P. distasonis-produced pentadecanoic acid ameliorates NASH
To identify the gut microbiota–metabolite interplay, we performed a correlation analysis. As shown in Fig. 4d,e, P. distasonis was positively correlated with pentadecanoic acid, implying that it might be a downstream metabolite of P. distasonis. In line with our hypothesis, P. distasonis culture supernatant had elevated pentadecanoic acid upon addition of inulin (Fig. 4f). In germ-free mice, low levels of pentadecanoic acid (C15:0) were detected, which could be attributed to dietary intake and endogenous biosynthesis from odd-chained precursors or branched-chain amino acids22. Nevertheless, administration of P. distasonis to germ-free mice for 10 days significantly increased pentadecanoic acid levels in stool and portal vein serum (Fig. 4g). Compared with faecal samples, the smaller increase in pentadecanoic acid in the portal vein serum is probably due to absorptive loss in the gut. P. distasonis thus biosynthesizes pentadecanoic acid in vitro and in vivo.
Previous work implicates pentadecanoic acid as a beneficial metabolite18,19,23. We assessed the preventive effect of pentadecanoic acid in CDHFD-induced NASH in mice (Fig. 4h, Supplementary Fig. 7 and Supplementary Table 8). We found that pentadecanoic acid alleviated serum ALT (P = 0.0168), AST (P = 0.0393), TNF-α (P = 0.0084) and IL-6 (P = 0.0441) (Fig. 4h), as well as hepatic TBARs (P = 0.0017) (Supplementary Fig. 7a), thus confirming the hepaprotective effect of pentadecanoic acid in NASH.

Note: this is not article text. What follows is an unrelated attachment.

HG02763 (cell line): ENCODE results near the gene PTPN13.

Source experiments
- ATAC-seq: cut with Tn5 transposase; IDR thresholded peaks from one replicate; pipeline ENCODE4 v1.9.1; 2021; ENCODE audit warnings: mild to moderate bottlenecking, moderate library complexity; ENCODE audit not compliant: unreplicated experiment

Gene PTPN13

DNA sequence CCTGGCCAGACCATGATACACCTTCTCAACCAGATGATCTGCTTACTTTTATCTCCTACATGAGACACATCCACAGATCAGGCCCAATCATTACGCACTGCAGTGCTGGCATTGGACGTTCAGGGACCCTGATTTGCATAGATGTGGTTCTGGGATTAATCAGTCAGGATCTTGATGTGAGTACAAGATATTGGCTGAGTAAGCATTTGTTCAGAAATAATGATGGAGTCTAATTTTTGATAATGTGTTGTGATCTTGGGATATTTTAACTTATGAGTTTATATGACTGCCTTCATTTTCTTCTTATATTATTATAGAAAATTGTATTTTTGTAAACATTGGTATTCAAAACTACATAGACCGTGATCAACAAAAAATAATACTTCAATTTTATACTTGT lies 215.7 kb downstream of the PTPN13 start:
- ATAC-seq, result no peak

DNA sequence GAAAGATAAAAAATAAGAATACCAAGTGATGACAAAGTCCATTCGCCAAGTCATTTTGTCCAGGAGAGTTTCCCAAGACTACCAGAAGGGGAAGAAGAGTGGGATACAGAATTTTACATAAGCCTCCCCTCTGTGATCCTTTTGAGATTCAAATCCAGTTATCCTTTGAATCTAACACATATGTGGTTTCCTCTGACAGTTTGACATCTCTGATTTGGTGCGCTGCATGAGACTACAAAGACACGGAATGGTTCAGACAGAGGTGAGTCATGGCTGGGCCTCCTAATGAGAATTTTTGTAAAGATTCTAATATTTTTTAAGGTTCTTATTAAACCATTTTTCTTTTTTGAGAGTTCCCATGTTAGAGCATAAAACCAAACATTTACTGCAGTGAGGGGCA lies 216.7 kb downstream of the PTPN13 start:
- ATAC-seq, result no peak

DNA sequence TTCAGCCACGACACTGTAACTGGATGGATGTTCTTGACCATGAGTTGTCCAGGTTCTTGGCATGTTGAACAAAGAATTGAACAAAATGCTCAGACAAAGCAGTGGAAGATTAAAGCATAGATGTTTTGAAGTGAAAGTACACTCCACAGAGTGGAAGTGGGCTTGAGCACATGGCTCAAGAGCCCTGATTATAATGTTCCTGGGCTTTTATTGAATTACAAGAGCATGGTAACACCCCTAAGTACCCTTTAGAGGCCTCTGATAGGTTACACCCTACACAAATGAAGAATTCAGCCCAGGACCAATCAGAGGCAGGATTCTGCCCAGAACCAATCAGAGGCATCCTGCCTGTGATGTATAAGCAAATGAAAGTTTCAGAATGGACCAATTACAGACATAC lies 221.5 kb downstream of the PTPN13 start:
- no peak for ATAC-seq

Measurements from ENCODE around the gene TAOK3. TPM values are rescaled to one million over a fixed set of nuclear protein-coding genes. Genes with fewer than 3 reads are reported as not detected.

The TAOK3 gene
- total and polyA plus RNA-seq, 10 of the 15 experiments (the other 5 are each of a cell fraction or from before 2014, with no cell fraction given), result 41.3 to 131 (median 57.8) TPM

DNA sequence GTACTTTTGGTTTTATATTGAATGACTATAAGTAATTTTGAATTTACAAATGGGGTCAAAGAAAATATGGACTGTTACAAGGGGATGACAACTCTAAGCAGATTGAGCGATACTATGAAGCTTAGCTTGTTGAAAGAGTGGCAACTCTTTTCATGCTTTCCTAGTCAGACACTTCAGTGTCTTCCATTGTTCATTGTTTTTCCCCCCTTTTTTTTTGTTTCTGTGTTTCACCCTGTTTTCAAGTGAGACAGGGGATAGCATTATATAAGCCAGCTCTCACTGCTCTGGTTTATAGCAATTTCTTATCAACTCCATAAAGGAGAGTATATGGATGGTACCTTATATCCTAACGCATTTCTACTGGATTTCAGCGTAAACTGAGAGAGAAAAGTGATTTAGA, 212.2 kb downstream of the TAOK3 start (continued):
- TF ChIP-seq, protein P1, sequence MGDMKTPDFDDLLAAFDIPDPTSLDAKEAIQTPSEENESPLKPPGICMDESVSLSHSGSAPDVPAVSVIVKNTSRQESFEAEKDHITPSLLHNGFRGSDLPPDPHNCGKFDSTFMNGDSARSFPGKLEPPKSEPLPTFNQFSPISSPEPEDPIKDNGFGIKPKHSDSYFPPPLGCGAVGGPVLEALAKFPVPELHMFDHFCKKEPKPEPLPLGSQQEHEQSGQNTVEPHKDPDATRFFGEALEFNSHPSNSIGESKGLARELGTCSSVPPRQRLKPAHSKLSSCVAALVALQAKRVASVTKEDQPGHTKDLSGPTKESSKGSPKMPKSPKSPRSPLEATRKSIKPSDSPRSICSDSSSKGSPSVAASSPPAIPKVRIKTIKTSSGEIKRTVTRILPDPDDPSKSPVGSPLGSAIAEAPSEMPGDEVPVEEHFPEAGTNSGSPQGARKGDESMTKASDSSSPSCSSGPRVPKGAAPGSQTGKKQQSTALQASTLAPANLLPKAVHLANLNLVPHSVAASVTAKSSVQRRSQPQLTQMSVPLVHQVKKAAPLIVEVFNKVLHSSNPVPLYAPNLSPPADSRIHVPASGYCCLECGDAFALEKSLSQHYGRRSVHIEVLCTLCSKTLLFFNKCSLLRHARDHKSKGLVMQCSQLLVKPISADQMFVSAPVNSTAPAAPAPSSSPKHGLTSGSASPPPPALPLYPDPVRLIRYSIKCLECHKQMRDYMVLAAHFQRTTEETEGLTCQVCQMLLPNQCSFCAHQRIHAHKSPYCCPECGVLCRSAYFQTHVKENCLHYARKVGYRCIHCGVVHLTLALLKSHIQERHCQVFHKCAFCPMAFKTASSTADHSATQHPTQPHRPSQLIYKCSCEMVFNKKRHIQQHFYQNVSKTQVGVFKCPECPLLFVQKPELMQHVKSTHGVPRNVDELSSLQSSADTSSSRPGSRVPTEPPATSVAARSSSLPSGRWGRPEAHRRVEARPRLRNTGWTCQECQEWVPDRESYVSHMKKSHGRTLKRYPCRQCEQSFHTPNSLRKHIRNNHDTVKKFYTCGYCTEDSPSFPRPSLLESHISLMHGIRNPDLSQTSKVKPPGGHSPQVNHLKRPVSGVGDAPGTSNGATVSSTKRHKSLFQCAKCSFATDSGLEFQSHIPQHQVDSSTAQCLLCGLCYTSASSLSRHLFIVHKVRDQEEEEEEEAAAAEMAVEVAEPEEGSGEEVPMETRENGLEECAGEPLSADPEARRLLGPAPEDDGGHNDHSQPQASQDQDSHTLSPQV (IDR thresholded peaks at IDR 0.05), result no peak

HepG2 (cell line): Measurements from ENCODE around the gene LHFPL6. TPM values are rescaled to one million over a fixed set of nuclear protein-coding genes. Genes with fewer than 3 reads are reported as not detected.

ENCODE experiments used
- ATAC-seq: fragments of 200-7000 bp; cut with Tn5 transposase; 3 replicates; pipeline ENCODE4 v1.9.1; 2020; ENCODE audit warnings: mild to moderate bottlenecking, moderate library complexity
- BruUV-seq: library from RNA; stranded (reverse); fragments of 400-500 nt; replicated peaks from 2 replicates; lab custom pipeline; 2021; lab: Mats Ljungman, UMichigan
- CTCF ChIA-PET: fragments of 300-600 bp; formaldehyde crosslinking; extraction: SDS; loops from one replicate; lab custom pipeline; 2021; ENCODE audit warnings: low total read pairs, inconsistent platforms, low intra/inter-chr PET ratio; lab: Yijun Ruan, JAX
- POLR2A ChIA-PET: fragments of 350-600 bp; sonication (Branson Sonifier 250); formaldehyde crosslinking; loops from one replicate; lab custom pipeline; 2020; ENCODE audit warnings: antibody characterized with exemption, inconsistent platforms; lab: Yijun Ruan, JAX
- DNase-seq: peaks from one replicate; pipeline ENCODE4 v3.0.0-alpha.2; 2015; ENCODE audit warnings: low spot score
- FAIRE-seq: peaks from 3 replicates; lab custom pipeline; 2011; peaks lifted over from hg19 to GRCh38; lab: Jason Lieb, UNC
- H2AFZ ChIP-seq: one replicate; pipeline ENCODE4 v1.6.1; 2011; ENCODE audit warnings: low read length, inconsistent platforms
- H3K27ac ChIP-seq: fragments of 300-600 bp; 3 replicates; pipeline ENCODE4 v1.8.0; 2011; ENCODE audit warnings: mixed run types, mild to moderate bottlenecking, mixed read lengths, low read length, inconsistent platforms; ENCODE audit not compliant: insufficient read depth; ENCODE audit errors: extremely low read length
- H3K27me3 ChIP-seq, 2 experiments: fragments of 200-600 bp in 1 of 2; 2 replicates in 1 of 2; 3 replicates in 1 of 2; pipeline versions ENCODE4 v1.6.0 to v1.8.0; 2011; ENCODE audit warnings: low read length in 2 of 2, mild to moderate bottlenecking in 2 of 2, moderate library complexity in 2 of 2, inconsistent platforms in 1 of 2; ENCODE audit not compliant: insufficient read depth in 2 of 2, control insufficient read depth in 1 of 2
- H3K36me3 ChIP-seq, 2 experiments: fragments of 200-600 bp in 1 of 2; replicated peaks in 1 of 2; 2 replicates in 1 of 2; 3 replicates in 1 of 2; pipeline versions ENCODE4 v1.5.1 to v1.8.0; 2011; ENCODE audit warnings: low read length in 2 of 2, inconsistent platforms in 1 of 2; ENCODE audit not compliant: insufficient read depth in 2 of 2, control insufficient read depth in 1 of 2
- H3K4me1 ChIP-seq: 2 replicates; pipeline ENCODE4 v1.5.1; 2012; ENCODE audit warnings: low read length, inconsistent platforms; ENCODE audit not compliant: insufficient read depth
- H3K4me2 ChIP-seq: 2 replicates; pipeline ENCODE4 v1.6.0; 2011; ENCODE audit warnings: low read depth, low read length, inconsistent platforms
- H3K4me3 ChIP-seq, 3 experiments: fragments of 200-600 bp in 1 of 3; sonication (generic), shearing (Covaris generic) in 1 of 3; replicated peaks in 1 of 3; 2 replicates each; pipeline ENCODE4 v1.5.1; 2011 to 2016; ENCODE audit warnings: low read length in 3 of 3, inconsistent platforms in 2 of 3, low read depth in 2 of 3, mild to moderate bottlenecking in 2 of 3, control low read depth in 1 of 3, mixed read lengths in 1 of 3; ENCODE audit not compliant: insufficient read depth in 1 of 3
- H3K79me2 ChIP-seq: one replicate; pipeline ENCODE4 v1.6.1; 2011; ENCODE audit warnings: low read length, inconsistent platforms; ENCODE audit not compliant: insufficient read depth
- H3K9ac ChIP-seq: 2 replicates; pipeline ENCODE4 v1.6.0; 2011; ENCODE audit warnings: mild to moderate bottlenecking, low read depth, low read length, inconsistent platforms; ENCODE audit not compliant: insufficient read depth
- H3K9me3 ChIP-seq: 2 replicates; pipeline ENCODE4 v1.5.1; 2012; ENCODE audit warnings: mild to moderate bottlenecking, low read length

Inulin, P. distasonis or pentadecanoic acid protect against NASH
Dysbiosis-driven gut barrier dysfunction is an important contributor to NASH development. We therefore asked whether inulin also impacts gut barrier function in the context of NASH. We determined bacterially derived lipopolysaccharides (LPS) levels, an indicator of gut barrier function, in portal vein serum. Both CDHFD and HFHCD induced LPS levels, an effect reversed by inulin (all P < 0.05), P. distasonis (P < 0.0001) or pentadecanoic acid (P = 0.0094) (Fig. 5a,b), suggesting that inulin, P. distasonis or pentadecanoic acid restored gut barrier function. Consistently, scanning electron microscopy demonstrated that CDHFD compromised gut barrier function, as indicated by the loss of adherens and tight junctions, which were restored in the inulin-supplemented group (Fig. 5c). This was further confirmed with western blotting of the tight junction protein E-cadherin and the adherens protein claudin-1. Both proteins were downregulated in CDHFD-treated mice, but were rescued by inulin (Fig. 5d). In the high-fat, high-cholesterol model, E-cadherin was downregulated, an effect reversed by inulin (Fig. 5d). P. distasonis and pentadecanoic acid rescued E-cadherin expression in CDHFD-treated mice (Fig. 5d). By contrast, cellulose supplementation failed to restore gut barrier function (Fig. 5a–d). Our data collectively indicated that insulin, P. distasonis and pentadecanoic acid restored gut barrier function in diet-induced NASH, thereby limiting LPS translocation into the circulation.